This edited volume of eight essays, extracted largely from dissertations completed at Turkish and European universities, is an attempt to “internationalize” the “non-military” challenges Kurdish nationalist movements in Turkey face because the civil components of the resistance’s ideology of “democratic confederalism and democratic autonomy are largely left untouched.” With references to similar challenges in Iraq, Syria, and Iran, the book is organized around four main issues: women’s participation, paramilitary groups, space, and the infrapolitics of resistance, through which the authors examine often-ignored means of civil resistance, including the cross-border smuggling of clothes, guns, and heroin between Kurds in Turkey and Kurds in Syria, Iraq, and Iran. The strongest evidence that civil tactics of resistance are gaining traction in the movement's 40-year conflict with the Turkish state is the burgeoning production of novels written in the Kurmanji dialect of Kurdish, spoken in Turkey and Syria. The contributors argue that this development aids not only national liberation but also the liberation of minds and language from “the destructive forces of colonial powers.”
Summing Up: Recommended. General readers and graduate students.
— Choice Reviews
This volume presents in-depth investigations in a variety of unexplored fields and audaciously renews our reading of the Northern Kurdistan. The issues it deals with such as women participation to legal and armed struggles, para-militarization of state coercion and state apparatus, micro-level resistances and trans-frontier forms of resistance… are crucial to understand the very making of the Kurdish politics in Turkey.
— Hamit Bozarslan, École des Hautes Études en Sciences Sociales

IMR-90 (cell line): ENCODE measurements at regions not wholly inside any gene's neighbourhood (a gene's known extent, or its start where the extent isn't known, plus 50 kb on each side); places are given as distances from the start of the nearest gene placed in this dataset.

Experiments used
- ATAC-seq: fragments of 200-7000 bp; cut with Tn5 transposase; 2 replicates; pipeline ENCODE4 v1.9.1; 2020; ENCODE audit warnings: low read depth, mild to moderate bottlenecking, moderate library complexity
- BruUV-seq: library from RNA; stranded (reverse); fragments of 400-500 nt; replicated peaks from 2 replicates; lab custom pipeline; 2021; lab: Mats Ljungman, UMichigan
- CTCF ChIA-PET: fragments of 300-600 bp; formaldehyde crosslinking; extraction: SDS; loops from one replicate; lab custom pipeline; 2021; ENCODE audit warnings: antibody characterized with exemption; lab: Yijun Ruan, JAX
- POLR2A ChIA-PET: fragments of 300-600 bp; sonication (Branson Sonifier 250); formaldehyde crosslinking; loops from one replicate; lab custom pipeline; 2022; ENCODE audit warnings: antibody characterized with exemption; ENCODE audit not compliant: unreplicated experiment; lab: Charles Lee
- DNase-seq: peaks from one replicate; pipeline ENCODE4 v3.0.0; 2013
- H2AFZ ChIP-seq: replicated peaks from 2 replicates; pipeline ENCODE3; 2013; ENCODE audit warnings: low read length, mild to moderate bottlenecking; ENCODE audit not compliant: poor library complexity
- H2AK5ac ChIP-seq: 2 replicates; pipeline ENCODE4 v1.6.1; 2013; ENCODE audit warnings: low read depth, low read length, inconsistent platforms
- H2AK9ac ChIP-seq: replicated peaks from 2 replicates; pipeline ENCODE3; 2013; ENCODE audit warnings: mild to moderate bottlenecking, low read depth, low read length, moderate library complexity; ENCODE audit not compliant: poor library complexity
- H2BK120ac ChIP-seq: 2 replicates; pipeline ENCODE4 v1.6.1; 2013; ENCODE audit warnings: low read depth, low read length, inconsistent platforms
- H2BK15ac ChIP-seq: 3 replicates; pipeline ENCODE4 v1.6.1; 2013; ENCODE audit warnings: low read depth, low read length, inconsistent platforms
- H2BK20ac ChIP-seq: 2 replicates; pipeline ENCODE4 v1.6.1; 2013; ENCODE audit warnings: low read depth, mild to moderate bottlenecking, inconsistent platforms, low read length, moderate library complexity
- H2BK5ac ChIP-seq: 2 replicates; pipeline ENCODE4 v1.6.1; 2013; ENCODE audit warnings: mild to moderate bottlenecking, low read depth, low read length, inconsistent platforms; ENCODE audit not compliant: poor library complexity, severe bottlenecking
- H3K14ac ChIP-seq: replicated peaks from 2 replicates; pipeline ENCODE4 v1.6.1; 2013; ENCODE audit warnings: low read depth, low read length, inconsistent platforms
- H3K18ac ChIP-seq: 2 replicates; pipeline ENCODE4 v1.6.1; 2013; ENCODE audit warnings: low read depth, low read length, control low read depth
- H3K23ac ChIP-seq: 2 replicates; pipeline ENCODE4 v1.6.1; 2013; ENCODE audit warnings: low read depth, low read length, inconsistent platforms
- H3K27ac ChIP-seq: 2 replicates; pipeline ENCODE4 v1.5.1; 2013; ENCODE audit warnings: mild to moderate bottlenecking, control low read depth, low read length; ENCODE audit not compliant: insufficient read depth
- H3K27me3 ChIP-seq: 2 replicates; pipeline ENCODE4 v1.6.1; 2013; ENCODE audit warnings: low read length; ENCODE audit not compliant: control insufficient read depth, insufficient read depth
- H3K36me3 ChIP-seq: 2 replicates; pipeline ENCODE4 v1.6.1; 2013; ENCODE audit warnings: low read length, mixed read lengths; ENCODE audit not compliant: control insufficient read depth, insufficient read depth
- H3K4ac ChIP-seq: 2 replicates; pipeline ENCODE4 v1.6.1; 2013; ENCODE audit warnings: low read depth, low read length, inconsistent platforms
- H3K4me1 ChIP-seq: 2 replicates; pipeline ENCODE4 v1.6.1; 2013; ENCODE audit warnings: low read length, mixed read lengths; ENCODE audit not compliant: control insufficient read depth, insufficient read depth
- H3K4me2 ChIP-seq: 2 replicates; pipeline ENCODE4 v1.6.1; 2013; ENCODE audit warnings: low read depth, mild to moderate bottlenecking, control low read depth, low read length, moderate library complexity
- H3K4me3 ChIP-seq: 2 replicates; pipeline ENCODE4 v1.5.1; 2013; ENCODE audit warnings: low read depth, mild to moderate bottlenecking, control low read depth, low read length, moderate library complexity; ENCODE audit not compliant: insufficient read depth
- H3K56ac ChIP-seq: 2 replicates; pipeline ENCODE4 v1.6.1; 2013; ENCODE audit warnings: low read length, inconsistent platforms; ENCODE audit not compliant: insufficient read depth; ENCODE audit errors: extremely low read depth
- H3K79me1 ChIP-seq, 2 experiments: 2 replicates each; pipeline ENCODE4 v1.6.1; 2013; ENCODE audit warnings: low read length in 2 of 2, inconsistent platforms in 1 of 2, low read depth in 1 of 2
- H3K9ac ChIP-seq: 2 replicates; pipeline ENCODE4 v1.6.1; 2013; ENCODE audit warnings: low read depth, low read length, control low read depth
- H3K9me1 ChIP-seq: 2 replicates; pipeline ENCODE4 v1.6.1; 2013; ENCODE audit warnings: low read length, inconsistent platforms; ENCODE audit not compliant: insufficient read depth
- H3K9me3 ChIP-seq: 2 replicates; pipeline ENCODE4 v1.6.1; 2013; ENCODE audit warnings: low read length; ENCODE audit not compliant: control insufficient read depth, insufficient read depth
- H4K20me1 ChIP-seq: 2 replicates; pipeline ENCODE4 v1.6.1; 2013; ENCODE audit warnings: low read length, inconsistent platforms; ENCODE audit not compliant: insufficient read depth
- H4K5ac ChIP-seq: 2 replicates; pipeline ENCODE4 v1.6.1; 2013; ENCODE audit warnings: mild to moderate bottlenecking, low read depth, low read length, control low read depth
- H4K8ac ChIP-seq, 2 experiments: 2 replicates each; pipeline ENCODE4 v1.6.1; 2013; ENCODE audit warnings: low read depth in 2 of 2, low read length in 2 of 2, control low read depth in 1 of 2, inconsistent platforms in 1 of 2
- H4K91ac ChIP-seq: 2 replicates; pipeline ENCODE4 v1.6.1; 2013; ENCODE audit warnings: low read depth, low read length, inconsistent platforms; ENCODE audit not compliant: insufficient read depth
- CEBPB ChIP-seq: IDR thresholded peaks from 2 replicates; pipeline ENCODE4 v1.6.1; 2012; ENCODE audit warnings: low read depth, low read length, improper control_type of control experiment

Due to its scientific exigences, its remarkable inner coherence and to its stimulant richness of angles and sources, Kurds in Turkey: Ethnographics of Heterogeneous Experiences is a highly original contribution to the Kurdish studies (and beyond). Fueled by deep and always reflexively conducted field-researches, by a striking command of languages at play and by abundant first-hand materials, this groundbreaking book opens new perspectives on the topic, by entering in deep into till now neglected matters. Going far beyond the state-centered and “macro-identities” centered narratives generally available when ordinary dealing with “Kurdish issue”, Kurds in Turkey… provides vivifying, courageous and full of promise counter-narrative tracks, grounded on solid social-sciences methodologies and theories.
— Jean-François Pérouse, former head of the French Institute for Anatolian Studies (IFEA)
What distinguishes this excellent book on the Kurds in Turkey is its emphasis on what happens on the ground, on the everyday experiences of the Kurds, ranging from the activities of Kurdish women guerrillas to the adverse impact of Turkish paramilitary groups to Kurds smuggling for economic survival. A must read for all those interested in understanding what it means to be a Kurd in contemporary Turkey.
— Fatma Muge Gocek, University of Michigan, Ann Arbor